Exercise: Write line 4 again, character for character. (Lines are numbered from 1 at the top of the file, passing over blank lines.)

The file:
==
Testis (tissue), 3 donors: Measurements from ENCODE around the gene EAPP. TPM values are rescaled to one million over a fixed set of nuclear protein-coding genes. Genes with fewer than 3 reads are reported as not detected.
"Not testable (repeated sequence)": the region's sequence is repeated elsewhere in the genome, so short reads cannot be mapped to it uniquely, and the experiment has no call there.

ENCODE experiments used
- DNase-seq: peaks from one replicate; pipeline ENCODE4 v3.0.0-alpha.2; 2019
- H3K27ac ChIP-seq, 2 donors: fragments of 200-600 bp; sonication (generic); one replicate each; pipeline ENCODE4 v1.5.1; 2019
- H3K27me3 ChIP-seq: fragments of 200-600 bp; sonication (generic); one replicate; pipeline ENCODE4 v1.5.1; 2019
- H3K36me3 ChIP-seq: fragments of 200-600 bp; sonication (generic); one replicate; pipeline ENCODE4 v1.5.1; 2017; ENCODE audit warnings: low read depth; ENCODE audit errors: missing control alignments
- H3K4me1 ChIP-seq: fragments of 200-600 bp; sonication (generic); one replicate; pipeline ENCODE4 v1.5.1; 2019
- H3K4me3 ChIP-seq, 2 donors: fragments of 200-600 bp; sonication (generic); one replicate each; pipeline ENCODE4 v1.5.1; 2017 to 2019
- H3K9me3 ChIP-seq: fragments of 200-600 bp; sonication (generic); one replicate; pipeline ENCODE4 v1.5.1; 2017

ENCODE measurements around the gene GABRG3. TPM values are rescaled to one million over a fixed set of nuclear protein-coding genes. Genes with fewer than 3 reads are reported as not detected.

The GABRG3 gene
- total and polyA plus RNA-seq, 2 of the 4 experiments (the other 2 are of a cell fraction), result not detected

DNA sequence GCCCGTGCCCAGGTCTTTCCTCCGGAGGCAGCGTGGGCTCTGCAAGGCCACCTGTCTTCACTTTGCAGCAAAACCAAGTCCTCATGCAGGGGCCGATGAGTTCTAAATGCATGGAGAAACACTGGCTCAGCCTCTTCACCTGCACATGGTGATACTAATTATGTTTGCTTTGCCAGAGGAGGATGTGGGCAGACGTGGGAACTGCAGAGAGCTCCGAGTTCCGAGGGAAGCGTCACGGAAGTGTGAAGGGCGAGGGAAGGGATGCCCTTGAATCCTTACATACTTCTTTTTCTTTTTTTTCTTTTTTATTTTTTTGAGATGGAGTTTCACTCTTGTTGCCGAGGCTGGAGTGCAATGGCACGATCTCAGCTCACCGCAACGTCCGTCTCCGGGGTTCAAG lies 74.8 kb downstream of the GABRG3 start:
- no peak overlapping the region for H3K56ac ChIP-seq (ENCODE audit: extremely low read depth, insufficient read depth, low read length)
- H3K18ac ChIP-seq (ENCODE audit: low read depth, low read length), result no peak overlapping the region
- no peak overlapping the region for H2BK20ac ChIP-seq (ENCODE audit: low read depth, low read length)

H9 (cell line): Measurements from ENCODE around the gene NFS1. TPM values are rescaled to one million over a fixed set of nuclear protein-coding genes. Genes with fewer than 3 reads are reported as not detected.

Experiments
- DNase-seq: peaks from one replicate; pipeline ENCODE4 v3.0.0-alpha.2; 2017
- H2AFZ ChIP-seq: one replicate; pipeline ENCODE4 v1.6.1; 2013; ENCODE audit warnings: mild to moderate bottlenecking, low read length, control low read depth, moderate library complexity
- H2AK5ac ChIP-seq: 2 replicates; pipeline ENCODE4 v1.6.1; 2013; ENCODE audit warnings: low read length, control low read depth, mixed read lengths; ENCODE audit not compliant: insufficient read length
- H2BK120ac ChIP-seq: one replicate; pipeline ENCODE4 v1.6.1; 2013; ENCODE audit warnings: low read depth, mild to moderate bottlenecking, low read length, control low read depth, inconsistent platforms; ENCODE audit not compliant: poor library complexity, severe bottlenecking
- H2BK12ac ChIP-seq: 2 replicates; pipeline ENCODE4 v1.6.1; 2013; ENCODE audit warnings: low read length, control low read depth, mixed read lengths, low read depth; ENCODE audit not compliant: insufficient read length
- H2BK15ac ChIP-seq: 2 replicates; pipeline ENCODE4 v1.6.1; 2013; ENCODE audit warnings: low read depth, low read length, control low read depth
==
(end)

- DNase-seq: peaks from one replicate; pipeline ENCODE4 v3.0.0-alpha.2; 2019